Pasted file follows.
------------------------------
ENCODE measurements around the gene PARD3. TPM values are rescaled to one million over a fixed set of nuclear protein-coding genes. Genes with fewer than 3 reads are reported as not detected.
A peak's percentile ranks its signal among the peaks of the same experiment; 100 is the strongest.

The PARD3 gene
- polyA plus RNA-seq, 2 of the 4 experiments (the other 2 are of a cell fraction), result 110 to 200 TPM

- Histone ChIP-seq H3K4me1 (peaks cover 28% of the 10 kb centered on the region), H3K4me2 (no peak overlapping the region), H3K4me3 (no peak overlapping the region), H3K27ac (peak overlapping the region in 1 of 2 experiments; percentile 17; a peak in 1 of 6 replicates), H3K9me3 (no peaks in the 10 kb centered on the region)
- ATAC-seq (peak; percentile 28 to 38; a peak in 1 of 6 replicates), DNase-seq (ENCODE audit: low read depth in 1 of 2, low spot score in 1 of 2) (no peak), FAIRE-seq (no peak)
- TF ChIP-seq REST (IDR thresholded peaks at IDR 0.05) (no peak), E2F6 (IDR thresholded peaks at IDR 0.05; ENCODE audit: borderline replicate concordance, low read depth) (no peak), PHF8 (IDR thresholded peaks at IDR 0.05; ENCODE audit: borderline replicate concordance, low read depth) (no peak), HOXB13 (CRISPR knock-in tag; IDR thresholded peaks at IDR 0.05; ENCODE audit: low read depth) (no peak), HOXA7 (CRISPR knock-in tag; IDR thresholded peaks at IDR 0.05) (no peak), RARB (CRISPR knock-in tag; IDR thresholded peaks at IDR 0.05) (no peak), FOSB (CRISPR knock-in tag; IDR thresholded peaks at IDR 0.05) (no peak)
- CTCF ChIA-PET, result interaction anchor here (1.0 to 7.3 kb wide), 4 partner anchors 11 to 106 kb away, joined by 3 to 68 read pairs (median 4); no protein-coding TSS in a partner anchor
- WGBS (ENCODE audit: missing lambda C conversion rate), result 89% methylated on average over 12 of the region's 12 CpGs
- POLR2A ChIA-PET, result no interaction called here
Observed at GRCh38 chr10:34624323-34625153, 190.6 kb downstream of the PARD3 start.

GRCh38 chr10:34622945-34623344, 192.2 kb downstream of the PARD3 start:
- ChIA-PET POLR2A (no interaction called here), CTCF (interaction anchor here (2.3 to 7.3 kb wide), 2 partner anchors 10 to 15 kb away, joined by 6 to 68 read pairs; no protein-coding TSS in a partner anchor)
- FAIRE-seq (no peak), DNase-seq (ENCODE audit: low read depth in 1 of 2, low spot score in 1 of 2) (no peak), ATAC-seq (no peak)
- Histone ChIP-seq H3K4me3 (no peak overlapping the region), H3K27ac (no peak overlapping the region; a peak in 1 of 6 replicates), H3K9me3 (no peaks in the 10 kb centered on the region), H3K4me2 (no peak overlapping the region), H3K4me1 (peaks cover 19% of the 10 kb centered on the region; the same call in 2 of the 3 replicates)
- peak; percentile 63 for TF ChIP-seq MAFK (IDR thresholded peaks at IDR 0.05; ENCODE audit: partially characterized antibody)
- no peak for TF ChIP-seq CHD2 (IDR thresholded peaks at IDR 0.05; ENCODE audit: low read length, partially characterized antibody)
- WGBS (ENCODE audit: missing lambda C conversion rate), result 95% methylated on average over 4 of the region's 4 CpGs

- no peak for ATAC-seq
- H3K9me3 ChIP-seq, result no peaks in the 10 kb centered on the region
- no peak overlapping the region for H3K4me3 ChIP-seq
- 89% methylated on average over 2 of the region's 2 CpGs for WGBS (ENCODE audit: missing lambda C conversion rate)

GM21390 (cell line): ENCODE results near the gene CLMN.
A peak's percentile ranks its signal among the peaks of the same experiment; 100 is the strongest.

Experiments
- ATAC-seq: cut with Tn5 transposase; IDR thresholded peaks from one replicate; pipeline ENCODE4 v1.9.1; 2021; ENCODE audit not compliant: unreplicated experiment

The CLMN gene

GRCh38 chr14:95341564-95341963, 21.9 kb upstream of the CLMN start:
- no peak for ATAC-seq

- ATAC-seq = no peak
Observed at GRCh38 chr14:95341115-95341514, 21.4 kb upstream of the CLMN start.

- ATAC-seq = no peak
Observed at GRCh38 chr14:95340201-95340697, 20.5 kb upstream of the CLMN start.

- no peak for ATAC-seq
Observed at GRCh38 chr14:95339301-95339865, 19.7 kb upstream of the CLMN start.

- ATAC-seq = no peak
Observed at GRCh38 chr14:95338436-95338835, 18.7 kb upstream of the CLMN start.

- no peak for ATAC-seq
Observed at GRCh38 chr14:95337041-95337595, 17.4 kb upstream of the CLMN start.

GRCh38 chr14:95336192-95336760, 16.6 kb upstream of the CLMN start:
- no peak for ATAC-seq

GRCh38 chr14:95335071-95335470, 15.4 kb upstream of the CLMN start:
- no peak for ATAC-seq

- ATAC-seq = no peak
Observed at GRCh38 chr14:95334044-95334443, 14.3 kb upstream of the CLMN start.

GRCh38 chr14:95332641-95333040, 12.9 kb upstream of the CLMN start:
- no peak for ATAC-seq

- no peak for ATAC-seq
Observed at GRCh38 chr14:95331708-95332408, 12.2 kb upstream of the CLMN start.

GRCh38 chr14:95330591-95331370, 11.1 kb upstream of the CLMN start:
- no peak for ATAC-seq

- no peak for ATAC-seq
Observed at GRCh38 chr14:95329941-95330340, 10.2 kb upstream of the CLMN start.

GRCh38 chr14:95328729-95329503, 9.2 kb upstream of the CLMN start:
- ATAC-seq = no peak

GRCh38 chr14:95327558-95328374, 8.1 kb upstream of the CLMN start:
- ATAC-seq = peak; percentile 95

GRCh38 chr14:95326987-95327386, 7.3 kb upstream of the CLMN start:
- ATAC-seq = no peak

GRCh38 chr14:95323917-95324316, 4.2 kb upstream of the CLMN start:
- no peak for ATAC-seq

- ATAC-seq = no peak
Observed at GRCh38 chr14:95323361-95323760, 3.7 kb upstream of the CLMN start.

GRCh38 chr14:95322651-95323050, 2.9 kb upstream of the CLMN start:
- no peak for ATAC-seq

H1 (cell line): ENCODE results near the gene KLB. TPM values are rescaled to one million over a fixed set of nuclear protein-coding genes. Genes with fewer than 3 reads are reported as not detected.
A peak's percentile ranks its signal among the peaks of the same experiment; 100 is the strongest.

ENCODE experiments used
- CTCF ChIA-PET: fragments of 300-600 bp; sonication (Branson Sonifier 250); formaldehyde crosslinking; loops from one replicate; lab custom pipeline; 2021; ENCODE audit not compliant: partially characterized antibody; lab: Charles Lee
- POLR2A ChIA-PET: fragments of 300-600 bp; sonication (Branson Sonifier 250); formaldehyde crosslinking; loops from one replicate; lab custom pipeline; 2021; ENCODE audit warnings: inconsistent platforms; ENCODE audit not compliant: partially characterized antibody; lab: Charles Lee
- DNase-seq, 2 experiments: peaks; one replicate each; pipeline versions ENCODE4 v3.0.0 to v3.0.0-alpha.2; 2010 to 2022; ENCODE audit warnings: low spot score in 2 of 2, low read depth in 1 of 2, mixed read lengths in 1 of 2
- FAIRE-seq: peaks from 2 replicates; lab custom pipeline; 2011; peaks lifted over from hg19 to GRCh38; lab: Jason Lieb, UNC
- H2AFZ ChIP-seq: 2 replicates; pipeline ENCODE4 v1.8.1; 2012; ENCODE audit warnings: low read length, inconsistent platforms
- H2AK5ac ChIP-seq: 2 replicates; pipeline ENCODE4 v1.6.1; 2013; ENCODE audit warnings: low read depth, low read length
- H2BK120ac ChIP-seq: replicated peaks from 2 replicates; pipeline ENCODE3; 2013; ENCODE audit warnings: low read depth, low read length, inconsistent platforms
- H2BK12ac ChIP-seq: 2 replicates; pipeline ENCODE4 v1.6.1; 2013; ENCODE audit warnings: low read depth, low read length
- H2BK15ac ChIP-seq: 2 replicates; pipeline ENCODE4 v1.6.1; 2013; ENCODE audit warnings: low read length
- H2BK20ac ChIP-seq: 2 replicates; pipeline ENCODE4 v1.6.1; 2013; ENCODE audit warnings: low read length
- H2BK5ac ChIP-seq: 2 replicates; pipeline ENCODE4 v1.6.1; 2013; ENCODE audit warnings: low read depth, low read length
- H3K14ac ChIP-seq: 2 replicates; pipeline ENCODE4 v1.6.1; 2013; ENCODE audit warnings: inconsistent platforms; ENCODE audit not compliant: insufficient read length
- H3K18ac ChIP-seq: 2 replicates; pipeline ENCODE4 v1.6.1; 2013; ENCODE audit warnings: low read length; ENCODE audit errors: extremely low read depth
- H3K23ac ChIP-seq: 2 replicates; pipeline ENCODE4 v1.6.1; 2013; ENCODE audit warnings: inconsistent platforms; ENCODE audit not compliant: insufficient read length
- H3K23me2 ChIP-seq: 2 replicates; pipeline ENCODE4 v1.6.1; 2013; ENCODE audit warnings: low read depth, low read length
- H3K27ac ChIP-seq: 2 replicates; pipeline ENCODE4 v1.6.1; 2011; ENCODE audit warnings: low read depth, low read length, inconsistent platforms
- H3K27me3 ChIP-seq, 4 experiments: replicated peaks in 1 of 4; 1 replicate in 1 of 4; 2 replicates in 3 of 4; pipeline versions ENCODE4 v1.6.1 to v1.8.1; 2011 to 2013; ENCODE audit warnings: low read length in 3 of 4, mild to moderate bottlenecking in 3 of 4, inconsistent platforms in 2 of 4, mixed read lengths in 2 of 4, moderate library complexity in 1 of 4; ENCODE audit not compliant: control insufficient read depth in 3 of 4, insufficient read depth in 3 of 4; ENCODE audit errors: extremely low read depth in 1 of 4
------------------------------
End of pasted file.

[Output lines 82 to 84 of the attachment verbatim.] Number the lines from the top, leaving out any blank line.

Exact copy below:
- H3K23ac ChIP-seq: 2 replicates; pipeline ENCODE4 v1.6.1; 2013; ENCODE audit warnings: inconsistent platforms; ENCODE audit not compliant: insufficient read length
- H3K23me2 ChIP-seq: 2 replicates; pipeline ENCODE4 v1.6.1; 2013; ENCODE audit warnings: low read depth, low read length
- H3K27ac ChIP-seq: 2 replicates; pipeline ENCODE4 v1.6.1; 2011; ENCODE audit warnings: low read depth, low read length, inconsistent platforms